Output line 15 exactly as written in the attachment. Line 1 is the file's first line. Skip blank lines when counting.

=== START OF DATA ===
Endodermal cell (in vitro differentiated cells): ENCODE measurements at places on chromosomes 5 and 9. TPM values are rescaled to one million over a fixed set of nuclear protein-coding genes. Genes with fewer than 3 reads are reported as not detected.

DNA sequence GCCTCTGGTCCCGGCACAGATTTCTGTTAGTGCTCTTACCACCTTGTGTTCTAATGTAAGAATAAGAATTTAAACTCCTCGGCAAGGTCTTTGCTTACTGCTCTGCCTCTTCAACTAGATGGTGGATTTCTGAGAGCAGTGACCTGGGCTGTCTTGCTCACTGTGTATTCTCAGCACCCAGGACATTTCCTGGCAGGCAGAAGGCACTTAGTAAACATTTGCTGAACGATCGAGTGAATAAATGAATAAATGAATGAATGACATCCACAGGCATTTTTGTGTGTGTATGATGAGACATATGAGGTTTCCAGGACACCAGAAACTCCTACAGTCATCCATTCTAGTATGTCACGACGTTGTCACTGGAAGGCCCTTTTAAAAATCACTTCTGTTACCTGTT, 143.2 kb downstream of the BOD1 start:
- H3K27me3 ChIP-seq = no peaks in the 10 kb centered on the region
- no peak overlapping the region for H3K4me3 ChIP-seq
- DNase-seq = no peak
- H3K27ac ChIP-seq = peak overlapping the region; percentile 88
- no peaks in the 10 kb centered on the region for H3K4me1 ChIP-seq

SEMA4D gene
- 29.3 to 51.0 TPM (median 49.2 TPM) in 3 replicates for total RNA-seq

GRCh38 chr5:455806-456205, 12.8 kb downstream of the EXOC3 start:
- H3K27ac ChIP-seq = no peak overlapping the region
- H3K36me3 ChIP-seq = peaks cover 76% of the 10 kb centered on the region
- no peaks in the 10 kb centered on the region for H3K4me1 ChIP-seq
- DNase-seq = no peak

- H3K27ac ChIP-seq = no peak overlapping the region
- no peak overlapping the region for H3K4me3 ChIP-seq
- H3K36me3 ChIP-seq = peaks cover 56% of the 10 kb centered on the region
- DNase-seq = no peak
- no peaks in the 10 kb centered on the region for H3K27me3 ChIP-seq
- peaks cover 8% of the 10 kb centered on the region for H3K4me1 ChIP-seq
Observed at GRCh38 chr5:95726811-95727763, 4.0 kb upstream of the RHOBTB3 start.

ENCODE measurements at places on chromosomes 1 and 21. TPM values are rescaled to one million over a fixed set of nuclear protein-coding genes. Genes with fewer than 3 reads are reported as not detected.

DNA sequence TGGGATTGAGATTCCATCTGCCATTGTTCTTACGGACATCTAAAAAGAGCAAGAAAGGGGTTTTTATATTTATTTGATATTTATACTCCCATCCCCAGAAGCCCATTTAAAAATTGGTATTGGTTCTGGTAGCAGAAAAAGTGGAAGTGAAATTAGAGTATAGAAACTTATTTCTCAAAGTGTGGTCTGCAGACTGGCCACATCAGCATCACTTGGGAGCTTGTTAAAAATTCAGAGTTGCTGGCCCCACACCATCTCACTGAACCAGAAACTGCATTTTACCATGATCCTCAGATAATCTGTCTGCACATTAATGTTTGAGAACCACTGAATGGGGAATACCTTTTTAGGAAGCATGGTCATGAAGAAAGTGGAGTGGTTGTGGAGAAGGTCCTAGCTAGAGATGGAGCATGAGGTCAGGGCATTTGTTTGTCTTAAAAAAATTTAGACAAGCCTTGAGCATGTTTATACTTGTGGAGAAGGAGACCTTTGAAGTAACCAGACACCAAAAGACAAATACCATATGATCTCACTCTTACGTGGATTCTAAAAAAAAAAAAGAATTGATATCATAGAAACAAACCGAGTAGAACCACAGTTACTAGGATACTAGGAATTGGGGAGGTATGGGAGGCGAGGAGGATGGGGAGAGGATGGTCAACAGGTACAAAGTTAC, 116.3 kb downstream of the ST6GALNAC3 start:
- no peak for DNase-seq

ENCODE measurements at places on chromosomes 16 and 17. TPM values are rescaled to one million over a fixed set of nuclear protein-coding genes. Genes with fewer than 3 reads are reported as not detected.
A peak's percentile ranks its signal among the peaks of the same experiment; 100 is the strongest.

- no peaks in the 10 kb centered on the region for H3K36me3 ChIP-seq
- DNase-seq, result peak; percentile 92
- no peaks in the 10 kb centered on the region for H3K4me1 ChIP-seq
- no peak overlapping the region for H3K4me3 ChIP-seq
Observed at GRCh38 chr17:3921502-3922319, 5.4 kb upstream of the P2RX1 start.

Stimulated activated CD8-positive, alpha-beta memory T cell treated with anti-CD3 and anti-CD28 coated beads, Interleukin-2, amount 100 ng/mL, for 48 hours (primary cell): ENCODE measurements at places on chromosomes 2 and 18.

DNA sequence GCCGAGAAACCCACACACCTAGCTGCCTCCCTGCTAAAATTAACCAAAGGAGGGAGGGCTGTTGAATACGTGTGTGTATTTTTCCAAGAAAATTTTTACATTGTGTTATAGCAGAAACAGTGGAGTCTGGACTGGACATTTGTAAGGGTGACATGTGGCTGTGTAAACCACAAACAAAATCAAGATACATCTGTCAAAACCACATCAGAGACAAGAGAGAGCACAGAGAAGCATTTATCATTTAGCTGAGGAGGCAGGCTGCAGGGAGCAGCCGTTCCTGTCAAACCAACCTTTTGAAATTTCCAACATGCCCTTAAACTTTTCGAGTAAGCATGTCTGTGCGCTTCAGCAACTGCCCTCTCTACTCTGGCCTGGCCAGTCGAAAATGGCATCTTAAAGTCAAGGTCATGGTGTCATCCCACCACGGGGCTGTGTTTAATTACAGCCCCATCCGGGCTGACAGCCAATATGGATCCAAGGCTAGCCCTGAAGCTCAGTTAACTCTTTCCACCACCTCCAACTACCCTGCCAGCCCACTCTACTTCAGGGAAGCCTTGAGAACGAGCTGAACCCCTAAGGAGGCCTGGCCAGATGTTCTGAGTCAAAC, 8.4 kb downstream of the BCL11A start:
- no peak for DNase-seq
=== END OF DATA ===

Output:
- H3K27ac ChIP-seq = no peak overlapping the region